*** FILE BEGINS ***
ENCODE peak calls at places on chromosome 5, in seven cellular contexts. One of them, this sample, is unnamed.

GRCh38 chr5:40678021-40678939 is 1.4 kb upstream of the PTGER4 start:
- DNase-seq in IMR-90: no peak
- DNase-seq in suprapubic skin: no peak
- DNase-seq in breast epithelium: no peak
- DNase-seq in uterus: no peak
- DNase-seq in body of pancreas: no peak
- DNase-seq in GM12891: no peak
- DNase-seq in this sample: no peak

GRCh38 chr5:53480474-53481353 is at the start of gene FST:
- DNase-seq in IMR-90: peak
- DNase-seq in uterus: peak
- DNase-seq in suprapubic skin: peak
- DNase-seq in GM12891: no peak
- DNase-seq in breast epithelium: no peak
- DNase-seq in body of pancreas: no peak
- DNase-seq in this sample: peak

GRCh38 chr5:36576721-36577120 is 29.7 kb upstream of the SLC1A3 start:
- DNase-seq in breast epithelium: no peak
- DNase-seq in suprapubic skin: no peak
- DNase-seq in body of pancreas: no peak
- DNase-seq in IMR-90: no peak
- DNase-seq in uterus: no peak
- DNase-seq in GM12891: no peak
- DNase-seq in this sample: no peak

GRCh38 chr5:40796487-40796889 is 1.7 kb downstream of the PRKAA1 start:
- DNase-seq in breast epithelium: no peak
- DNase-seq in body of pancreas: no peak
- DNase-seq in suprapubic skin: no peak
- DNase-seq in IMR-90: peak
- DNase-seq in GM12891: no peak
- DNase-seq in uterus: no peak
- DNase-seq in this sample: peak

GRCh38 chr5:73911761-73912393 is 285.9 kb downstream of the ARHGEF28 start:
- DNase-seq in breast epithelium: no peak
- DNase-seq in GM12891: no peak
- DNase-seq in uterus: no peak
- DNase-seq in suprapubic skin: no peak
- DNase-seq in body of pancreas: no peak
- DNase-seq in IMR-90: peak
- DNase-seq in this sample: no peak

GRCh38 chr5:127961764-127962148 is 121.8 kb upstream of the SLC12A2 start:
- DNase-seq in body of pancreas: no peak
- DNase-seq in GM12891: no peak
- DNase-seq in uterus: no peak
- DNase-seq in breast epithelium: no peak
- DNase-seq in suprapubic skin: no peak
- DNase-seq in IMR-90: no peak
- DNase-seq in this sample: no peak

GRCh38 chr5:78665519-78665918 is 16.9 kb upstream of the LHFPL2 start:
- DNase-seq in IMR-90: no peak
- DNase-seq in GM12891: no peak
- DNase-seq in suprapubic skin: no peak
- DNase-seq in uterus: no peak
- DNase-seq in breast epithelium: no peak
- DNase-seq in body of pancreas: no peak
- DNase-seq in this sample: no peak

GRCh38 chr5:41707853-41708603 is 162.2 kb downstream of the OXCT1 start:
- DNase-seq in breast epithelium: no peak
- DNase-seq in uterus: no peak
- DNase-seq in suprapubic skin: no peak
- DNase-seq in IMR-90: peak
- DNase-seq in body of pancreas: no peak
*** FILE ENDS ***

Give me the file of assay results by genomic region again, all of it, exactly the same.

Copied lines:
ENCODE peak calls at places on chromosome 5, in seven cellular contexts. One of them, this sample, is unnamed.

GRCh38 chr5:40678021-40678939 is 1.4 kb upstream of the PTGER4 start:
- DNase-seq in IMR-90: no peak
- DNase-seq in suprapubic skin: no peak
- DNase-seq in breast epithelium: no peak
- DNase-seq in uterus: no peak
- DNase-seq in body of pancreas: no peak
- DNase-seq in GM12891: no peak
- DNase-seq in this sample: no peak

GRCh38 chr5:53480474-53481353 is at the start of gene FST:
- DNase-seq in IMR-90: peak
- DNase-seq in uterus: peak
- DNase-seq in suprapubic skin: peak
- DNase-seq in GM12891: no peak
- DNase-seq in breast epithelium: no peak
- DNase-seq in body of pancreas: no peak
- DNase-seq in this sample: peak

GRCh38 chr5:36576721-36577120 is 29.7 kb upstream of the SLC1A3 start:
- DNase-seq in breast epithelium: no peak
- DNase-seq in suprapubic skin: no peak
- DNase-seq in body of pancreas: no peak
- DNase-seq in IMR-90: no peak
- DNase-seq in uterus: no peak
- DNase-seq in GM12891: no peak
- DNase-seq in this sample: no peak

GRCh38 chr5:40796487-40796889 is 1.7 kb downstream of the PRKAA1 start:
- DNase-seq in breast epithelium: no peak
- DNase-seq in body of pancreas: no peak
- DNase-seq in suprapubic skin: no peak
- DNase-seq in IMR-90: peak
- DNase-seq in GM12891: no peak
- DNase-seq in uterus: no peak
- DNase-seq in this sample: peak

GRCh38 chr5:73911761-73912393 is 285.9 kb downstream of the ARHGEF28 start:
- DNase-seq in breast epithelium: no peak
- DNase-seq in GM12891: no peak
- DNase-seq in uterus: no peak
- DNase-seq in suprapubic skin: no peak
- DNase-seq in body of pancreas: no peak
- DNase-seq in IMR-90: peak
- DNase-seq in this sample: no peak

GRCh38 chr5:127961764-127962148 is 121.8 kb upstream of the SLC12A2 start:
- DNase-seq in body of pancreas: no peak
- DNase-seq in GM12891: no peak
- DNase-seq in uterus: no peak
- DNase-seq in breast epithelium: no peak
- DNase-seq in suprapubic skin: no peak
- DNase-seq in IMR-90: no peak
- DNase-seq in this sample: no peak

GRCh38 chr5:78665519-78665918 is 16.9 kb upstream of the LHFPL2 start:
- DNase-seq in IMR-90: no peak
- DNase-seq in GM12891: no peak
- DNase-seq in suprapubic skin: no peak
- DNase-seq in uterus: no peak
- DNase-seq in breast epithelium: no peak
- DNase-seq in body of pancreas: no peak
- DNase-seq in this sample: no peak

GRCh38 chr5:41707853-41708603 is 162.2 kb downstream of the OXCT1 start:
- DNase-seq in breast epithelium: no peak
- DNase-seq in uterus: no peak
- DNase-seq in suprapubic skin: no peak
- DNase-seq in IMR-90: peak
- DNase-seq in body of pancreas: no peak